Unsurprisingly, the degree of WOM credibility is divergent when WOMs come from different sources. People rely on their friends’ posts, rates, likes or comments more than an anonymous advertising messages (Hanna, Rohm & Crittenden, 2011) (Kietzmann, 2011), especially on high-involved products (Armelini & Villanueva, 2011). Hence, if customers’ friends share positive experience on Brand A and they, likewise, feel the same way after their consumption, it’s not only their associates who gain credibility but the trustworthiness would be transferred to the brand as Halo Effect (Fournier & Avery, 2011).
Moreover, Christodoulides stated (2009) that the interactivity between brands and ended-users on online outlets becomes a path to construct a deepen relationship between them. Moreover, the spread out of message sharing also benefits organizations in marketing offerings’ cost-effectiveness (Christodoulides, 2009). How Social Media Gives Opportunities to Luxury World of Fashion In the luxury fashion industry, interactivities in social media also facilitate brands in building relationships with shoppers because all fashionistas want to feel connected as same as other people do (Akahoshi, 2012).
Social networks allow brands to deliver real-time customer service which would create a better chance to establish relationships with current shoppers and they can distribute WOMs to the next shopping generation (Lee, 2009). Akahoshi (2009) reported that online media offers high-ended brands opportunities to capitalize user-generated content and benefits in social engagement because users are enabled to receive style tips and customize just-arrival trends on news feeds then they can comment and share with others (Lee, 2009). This new technology gives shoppers the ability to find recommendations, offers and prizes of the retailers they love, which results in strong brand loyalty and spread WOMs,” said Akahoshi (2009). Besides, social networks allow brands to capitalize 400 million fans on Facebook and about 22 million via Twitter which is the ability that an advertising budget cannot afford (Prabhakar, 2010). On a Slippery Runway Talking about opportunities, they always come with challenges. No one can deny that social media has capability to create viral marketing to a million people in only a few days.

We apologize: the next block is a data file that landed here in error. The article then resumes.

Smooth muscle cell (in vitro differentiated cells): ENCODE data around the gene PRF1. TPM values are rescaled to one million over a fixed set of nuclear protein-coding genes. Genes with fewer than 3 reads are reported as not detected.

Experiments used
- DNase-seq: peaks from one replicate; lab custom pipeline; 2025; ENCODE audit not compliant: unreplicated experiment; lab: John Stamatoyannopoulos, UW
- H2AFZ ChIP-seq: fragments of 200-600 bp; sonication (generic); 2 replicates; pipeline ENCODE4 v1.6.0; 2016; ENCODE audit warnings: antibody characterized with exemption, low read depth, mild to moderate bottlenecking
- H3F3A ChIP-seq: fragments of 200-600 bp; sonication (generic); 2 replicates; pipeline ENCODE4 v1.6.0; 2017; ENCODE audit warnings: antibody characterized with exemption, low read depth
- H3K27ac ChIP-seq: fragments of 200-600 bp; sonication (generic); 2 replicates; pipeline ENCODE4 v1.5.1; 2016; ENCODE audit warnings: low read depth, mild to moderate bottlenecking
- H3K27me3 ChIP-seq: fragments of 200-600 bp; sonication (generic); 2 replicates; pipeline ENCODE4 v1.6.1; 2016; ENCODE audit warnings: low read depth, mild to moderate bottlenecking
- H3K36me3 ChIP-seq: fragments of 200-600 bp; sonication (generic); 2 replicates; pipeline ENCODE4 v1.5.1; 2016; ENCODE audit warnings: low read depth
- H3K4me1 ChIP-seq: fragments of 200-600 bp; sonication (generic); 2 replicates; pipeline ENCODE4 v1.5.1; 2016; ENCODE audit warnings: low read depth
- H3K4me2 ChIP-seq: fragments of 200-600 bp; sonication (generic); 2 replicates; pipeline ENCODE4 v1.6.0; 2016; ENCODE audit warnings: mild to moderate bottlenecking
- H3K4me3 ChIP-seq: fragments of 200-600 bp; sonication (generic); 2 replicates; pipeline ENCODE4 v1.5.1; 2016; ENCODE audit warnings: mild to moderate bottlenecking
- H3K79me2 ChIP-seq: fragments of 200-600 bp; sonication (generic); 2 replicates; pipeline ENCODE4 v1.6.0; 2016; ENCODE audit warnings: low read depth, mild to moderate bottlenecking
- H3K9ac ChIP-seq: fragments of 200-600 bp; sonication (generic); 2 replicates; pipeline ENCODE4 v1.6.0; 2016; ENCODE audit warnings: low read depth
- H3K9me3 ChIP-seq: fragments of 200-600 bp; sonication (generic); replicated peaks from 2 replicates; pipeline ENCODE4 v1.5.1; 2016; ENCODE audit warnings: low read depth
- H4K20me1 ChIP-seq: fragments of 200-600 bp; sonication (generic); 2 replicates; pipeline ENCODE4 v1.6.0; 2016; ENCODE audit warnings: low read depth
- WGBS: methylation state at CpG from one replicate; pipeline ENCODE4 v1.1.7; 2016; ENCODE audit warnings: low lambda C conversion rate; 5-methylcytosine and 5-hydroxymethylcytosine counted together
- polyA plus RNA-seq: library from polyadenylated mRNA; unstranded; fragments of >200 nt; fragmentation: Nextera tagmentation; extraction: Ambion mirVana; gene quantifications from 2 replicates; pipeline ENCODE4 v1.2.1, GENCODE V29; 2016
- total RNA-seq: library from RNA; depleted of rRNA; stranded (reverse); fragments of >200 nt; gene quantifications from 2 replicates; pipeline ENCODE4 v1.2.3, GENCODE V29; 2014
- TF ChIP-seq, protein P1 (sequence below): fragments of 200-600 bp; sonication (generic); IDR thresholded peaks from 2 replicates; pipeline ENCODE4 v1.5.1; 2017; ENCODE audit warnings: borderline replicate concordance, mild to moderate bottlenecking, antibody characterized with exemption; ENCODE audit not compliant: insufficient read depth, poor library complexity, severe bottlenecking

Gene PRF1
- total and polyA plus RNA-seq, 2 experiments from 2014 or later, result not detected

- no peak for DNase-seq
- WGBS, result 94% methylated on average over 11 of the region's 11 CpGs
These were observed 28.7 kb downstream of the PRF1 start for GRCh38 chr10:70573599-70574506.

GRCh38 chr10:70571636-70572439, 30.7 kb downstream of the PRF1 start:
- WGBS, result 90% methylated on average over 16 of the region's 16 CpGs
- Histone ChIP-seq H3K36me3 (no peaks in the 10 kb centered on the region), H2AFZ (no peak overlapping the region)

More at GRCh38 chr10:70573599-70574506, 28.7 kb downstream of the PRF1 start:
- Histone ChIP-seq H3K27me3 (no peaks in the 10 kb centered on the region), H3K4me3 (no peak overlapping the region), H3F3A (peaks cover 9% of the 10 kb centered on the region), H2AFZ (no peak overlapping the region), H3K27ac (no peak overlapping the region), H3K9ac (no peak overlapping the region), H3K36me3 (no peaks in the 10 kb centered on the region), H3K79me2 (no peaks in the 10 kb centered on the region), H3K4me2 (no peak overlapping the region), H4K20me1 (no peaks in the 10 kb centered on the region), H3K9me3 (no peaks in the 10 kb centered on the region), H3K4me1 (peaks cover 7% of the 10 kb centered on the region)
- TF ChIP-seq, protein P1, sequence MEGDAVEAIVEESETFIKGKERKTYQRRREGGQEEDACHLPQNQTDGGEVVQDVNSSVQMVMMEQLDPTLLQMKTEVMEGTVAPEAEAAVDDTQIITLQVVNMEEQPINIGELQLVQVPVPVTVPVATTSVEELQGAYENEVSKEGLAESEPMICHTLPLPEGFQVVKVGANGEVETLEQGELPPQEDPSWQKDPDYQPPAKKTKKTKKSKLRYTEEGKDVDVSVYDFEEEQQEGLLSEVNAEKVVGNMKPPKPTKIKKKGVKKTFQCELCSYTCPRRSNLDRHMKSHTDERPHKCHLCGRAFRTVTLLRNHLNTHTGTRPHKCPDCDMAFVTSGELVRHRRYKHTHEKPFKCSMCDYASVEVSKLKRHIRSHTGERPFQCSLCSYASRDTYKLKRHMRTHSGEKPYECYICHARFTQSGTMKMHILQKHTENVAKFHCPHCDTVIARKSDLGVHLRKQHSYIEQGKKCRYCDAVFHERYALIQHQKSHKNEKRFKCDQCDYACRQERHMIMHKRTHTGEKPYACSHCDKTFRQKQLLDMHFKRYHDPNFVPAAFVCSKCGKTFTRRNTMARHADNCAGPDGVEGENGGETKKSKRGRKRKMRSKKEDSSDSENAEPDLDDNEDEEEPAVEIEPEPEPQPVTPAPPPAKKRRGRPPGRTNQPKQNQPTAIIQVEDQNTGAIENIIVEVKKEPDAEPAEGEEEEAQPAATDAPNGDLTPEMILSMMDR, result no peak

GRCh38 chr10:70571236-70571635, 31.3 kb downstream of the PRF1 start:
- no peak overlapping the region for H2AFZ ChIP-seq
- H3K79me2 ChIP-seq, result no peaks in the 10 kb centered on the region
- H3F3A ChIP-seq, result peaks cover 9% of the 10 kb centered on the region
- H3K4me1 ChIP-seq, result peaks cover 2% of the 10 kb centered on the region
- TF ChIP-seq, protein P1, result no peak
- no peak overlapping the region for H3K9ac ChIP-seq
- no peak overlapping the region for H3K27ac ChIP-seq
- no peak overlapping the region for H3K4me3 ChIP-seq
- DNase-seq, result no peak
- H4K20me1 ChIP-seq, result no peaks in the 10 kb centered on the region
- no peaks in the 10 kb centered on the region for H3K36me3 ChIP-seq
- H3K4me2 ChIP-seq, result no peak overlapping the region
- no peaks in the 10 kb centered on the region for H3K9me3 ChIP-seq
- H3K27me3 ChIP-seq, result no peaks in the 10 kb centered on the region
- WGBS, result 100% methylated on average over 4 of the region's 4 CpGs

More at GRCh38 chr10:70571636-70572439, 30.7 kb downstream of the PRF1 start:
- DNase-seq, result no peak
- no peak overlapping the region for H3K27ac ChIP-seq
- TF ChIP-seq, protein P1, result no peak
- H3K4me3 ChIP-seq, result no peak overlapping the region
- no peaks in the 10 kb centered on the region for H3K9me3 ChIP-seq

Nonetheless, the truth is that all of those contents are controlled by no one but customers (Christodoulides, 2009). Although Winer (2009) said that firms can share small controlling power of content on media, whatever a brand posts, people can discuss either positive or negative things about it. There is a risk on every post since audiences could make ironic parody in VDOs or texts pointing out brand’s weaknesses which can damage brand images or reputation, more or less (Fournier & Avery, 2011).
Furthermore, online communities are customers’ open sourcing landscapes where they start conversations to share opinions with like-mined friends, so they do not give up their spaces for any marketing advertisement (Fournier & Avery, 2011). Thus, the more brands advertise, the more customers put them away from their venues. Although there is a belief that online marketing through social networks is cheap, Fournier and Avery suggested (2011) that marketers still need both offline and social media to continuing gain attention via engagement which it can be assumed that it doesn’t come in low price like other believe.
How Social Media Challenges Luxury World of Fashion The internet is a fabulous place for mass and high-street brands but not for luxury ones. The key of luxury business is control. They seek full control for their whole value chain and maintain it for the distance of relationship with clients (Kapferer, 2012). However, social media produces loss of control which would tarnish brand image due to lack of ability to transfer brand associated feeling to online sources (Lee, 209). The complete control over what is being said about a brand is essential. It is anxious to not knowing if what a brand saying gets misinterpreted.
Moreover, social networks are 365-day opening sources where anyone can access while luxury brands discriminate themselves with expensive price for high-income people only (Kapferer, 2012). Besides, high-ended brands believe that they don’t have product life cycle like others, in fact, there is no final death for luxurious since the most brands have been talked and survived because of intangible power since there was no such technology (Kapferer, 2012), so why they need to take risks of social media and increase the budget to have on social media mixing with their traditional ones.